order("created_at desc").offset(LIMIT).destroy_all

  def self.exclusive(id)
    where("session_id != ?", id).delete_all

The purge_old method ensures that there’s a limit to the number of active sessions that a given user can have, to stop session activations piling up in the database. (We’ll only call SessionActivation.activate through the User#session_activations association, read on…)

Make some changes to the User model:

class User < ActiveRecord::Base
  # ...

  has_many :session_activations, dependent: :destroy

  def activate_session

  def exclusive_session(id)

  def session_active?(id) id

Finally, we need to hook all this up to Devise. Well, actually we hook it up to Warden which underlies Devise. I tried for a while to implement this just using the controller layer of Rails, because I hate the fact that I have to basically define global callbacks in a config file in order to influence the behaviour of my application. But it didn’t work, so global callbacks it is. Sigh.

Stick this in your config/initializers/devise.rb:

Warden::Manager.after_set_user except: :fetch do |user, warden, opts|
  SessionActivation.deactivate warden.raw_session["auth_id"]
  warden.raw_session["auth_id"] = user.activate_session

Warden::Manager.after_fetch do |user, warden, opts|
  unless user.session_active?(warden.raw_session["auth_id"])
    throw :warden, message: :unauthenticated

Warden::Manager.before_logout do |user, warden, opts|
  SessionActivation.deactivate warden.raw_session["auth_id"]

Here’s what we’re doing:

  1. After authenticating, we’re removing any session activation that may already exist, and creating a new session activation. We generate our own random id (in User#activate_session) and store it in the auth_id key. There is already a session_id key, but the session gets renewed (and the session id changes) after authentication in order to avoid session fixation attacks. So it’s easier to just use our own id.
  2. After fetching a user from the session, we check that the session is marked as active for that user. If it’s not we log the user out.
  3. When logging out, we deactivate the current session. This ensures that the session cookie can’t be reused afterwards.

That’s it! Now you’re free to invalidate sessions til your heart’s content. For example, when a user changes their password in our application, we call User#exclusive_session to ensure that all other sessions except the current one are invalidated. (If you’re using a remember token, make sure you invalidate that too.)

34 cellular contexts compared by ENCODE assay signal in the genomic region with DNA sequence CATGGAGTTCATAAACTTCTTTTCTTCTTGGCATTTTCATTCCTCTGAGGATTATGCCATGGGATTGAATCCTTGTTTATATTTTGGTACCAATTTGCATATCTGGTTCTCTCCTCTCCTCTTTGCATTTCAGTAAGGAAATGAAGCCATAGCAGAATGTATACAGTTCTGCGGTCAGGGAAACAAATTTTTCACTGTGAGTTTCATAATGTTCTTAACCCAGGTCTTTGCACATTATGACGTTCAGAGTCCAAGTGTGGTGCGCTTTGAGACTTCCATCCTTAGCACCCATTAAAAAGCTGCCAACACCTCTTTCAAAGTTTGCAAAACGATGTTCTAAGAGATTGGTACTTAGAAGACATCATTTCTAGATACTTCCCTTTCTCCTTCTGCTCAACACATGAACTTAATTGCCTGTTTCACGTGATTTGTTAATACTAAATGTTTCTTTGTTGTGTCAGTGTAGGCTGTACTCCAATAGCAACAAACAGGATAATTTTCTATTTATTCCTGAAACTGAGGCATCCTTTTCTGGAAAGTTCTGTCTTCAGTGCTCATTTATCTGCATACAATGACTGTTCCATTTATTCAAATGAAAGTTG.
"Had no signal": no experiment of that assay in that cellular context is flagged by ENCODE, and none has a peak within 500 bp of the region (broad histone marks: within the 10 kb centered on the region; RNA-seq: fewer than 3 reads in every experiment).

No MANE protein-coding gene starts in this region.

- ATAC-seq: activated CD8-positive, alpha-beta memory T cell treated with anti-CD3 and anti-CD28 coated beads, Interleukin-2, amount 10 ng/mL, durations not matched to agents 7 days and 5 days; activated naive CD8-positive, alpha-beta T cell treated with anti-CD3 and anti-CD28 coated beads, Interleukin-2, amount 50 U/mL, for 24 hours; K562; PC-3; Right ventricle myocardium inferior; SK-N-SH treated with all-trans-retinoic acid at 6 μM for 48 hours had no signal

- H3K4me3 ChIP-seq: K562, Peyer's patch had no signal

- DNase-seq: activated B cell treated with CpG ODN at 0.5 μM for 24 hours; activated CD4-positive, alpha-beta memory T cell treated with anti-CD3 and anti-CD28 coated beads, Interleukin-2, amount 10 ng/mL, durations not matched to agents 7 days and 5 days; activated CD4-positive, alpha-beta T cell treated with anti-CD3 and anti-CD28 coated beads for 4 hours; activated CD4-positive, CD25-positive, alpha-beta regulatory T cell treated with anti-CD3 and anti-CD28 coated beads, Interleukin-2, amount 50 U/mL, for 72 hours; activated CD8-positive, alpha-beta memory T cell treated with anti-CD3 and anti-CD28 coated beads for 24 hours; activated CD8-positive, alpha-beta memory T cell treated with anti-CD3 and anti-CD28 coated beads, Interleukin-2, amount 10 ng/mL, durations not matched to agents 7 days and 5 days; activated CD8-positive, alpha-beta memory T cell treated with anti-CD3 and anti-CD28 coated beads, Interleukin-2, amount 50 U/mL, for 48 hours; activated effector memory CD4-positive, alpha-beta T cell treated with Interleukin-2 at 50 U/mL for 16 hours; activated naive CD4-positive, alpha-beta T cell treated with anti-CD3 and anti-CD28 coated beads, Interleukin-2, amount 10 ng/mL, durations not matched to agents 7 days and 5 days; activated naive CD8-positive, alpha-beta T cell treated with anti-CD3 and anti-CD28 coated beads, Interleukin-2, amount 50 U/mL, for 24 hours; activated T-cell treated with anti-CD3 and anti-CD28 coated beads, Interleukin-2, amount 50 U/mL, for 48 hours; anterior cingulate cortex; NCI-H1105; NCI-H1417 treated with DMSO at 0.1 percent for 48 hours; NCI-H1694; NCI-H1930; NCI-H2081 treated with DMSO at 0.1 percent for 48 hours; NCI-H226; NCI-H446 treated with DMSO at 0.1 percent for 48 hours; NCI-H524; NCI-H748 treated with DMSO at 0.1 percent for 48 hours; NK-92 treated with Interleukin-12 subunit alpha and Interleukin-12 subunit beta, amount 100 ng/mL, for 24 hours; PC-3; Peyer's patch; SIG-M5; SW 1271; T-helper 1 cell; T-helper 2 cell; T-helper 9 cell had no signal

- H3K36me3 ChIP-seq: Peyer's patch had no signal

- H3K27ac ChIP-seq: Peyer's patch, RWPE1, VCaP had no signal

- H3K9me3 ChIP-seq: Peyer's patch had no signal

I'd love to hear from you here instead of on corporate social media platforms! You can also contact me privately.

jed's avatar


What are `exclusive` and `exclusive_session` methods used for? I see what they do, but am unsure how the would be helpful.

Jon's avatar


See the last paragraph and let me know if you still don't get it.

jejacks0n's avatar


Thanks! Is there a nice way to test SessionActivation in isolation, or do you always test this pattern from the association? I can see that user_id is being set if it's being called from the association, but not if it's being called at a class level. Do you know what would need to be stubbed in the case of testing it in isolation so user_id can be set manually?

Kieran P's avatar

Kieran P

Here is a modified version which provides an upgrade path (all users aren't logged out when the code is deployed), and also updates an accessed_at timestamp on the users record. It also has a little less code in the user model.

Christian Hansen's avatar

Christian Hansen

They way I read def "self.exclusive(id)" it is deleting all ActiveSessions and not just ActiveSessions of a particular user. Or are the ActiveSessions already scoped to a particular user when called by "def exclusive_session(id)" from an instance of the User model?

Peter K's avatar

Peter K

This really helped me. My goal was a bit simpler, I just wanted to make sure when a user logs out, they invalidate all sessions on all browsers. I posted my solution here:

Add your comment